As Hurricane Sandy lashed the East coast last October, the ocean invaded New Jersey. It revealed a snapshot of a possible future with a warmer climate, where the ice on Greenland and Antarctica melt and sea levels rise globally.

That future has already begun.

Global average sea level is rising at about 2.39 millimeters per year; at the local level, the ups and downs that build that average have far greater impacts.

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New Jersey is one of those places. Today the ocean is lapping at the Jersey shore at triple the rate seen in the past 2,000 years, suggests a study published in the Journal of Quaternary Science on May 28.

The last time the seas were rising this fast off New Jersey, it was between 10,000 and 6,000 years ago, at the beginning of the Holocene epoch. Glaciers were melting. The ice sheet that had covered large parts of North America was receding, and it caused the land mass to subside. Mammoths, mastodons and saber-toothed cats were dying out. Sea levels rose the world over. Off New Jersey, the rate was 4 millimeters a year.

This tale is told in the fossilized sediments of coastal wetlands in New Jersey. Benjamin Horton, a researcher at the University of Pennsylvania and Rutgers University, and his colleagues drilled out sediment cores from the wetlands. They examined the older layers, which they dated through radiocarbon measurements.

Fossils of protozoans called foraminifera revealed how high the ocean once was. These critters are sensitive to particular salinities, so a change in the sea level would mean a species better suited to the changing salinity would move in. Horton and his colleagues collected a series of these index points that showed sea levels at various points in history.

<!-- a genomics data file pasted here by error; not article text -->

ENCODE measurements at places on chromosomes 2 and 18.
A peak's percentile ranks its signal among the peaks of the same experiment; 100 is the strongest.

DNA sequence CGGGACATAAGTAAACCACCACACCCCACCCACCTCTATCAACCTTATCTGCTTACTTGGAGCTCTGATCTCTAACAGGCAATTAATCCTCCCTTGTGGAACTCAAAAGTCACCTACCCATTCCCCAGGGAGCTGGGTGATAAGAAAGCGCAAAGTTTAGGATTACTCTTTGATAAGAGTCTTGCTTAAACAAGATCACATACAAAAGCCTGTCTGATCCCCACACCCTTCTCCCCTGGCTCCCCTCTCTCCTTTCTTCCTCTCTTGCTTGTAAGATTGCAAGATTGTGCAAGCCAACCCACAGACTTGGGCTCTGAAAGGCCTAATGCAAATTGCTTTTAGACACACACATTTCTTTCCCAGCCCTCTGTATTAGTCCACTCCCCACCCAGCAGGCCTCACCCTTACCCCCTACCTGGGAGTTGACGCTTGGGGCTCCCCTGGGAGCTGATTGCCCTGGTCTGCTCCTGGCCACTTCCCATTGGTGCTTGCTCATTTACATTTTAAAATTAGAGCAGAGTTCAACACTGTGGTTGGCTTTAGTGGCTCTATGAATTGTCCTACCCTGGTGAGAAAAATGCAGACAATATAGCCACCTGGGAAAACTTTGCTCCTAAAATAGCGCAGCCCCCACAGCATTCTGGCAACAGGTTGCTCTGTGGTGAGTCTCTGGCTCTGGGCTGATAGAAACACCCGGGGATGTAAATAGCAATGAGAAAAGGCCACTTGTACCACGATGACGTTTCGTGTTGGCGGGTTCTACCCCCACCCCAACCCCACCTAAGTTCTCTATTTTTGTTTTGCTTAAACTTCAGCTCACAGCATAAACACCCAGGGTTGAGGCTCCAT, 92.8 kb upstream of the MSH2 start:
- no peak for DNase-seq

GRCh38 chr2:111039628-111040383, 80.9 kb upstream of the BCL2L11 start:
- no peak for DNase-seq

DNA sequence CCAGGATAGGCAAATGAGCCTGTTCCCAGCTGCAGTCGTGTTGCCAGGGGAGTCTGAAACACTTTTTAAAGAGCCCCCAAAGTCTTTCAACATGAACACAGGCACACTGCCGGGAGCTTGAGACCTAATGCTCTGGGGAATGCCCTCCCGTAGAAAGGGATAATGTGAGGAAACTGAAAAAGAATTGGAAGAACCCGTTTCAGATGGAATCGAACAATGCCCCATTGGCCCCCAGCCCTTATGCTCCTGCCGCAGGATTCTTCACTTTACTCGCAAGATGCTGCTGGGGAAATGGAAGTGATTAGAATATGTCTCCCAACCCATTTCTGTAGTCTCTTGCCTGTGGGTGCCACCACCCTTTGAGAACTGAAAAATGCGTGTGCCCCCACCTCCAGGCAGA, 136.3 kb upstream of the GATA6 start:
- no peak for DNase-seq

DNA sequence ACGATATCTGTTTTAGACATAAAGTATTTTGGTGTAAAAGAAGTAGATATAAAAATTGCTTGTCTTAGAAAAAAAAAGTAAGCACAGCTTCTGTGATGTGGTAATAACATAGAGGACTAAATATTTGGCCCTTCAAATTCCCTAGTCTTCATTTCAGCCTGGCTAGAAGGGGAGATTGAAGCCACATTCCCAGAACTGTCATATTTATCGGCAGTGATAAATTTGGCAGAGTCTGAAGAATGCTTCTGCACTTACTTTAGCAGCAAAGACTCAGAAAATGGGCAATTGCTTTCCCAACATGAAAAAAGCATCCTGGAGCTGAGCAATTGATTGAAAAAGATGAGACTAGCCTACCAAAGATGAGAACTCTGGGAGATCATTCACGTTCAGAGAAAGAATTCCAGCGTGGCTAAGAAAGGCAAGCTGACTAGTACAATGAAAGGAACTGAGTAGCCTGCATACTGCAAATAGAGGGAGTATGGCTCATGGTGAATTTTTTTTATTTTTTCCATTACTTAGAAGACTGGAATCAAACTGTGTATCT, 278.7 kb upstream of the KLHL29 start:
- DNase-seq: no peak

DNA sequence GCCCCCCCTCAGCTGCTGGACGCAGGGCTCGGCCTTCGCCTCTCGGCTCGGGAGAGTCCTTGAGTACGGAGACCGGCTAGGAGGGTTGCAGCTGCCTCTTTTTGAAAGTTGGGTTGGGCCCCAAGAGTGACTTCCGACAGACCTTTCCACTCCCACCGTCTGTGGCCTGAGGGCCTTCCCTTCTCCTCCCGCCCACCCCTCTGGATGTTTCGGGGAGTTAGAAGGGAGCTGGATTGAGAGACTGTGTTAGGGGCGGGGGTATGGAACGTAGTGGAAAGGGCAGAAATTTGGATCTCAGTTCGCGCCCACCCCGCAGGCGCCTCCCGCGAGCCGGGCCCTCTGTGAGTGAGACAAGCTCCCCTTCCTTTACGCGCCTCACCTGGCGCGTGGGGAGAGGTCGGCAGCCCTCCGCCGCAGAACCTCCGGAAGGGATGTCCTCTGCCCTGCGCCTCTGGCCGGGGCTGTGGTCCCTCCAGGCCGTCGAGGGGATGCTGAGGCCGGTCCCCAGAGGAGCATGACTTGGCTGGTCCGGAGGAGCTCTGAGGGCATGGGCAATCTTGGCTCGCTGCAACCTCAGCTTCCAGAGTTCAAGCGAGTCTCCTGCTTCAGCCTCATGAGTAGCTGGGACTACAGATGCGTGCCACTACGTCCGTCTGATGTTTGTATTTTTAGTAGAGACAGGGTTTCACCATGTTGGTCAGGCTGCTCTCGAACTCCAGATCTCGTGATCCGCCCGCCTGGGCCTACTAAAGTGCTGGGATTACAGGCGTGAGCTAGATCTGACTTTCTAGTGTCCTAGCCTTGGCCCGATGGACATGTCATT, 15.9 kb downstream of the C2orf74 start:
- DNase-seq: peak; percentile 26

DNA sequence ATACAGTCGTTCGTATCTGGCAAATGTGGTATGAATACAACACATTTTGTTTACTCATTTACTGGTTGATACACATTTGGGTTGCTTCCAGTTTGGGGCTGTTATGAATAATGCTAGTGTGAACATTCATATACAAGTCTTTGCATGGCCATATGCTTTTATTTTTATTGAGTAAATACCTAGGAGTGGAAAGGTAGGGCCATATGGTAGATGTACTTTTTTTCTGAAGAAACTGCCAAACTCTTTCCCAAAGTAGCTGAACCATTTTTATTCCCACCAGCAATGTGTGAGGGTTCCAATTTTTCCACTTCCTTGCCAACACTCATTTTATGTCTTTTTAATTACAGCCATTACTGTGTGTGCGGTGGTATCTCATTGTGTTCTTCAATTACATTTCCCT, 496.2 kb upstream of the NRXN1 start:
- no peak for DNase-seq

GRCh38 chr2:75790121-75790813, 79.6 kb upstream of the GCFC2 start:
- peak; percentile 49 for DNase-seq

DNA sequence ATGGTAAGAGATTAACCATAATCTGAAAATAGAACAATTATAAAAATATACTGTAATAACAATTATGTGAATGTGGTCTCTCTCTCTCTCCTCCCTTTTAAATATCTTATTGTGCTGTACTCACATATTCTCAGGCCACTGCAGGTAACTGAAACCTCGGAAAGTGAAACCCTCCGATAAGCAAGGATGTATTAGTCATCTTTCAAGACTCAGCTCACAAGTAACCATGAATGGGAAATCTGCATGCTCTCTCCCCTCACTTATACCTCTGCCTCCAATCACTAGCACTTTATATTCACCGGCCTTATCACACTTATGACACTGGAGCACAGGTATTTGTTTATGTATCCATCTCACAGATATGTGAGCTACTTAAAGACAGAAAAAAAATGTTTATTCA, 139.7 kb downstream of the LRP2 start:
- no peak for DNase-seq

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They found that the oceans calmed down between 6,000 and 2,000 years ago to 2 millimeters a year. The oceans were still rising, but much of the relative sea level rise was because the land mass of New Jersey was subsiding.

From 2,000 years ago until the year 1900, sea levels rose by 1.3 millimeters a year, primarily due to land subsidence.

Today, the sea level rise at Atlantic City is about 4 millimeters, and much of it is due to human activity, said Horton.

The sea is rising at 2 millimeters a year as ice sheets are melting due to climate change. Another 1 millimeter is likely due to the rapid withdrawal of groundwater. The remaining 1 millimeter is due to land subsidence caused by natural geological processes.

The EPA finds that if the ocean off New Jersey rises by an additional 2 millimeters a year, it will threaten the wetlands themselves. And as Hurricane Sandy demonstrated, it will test the resiliency of our coastal cities.

IMAGE: Workers on lunch break watch the removal of the Star Jet roller coaster on May 14, 2013 in Seaside Heights, New Jersey.

Mark Wilson/Getty Images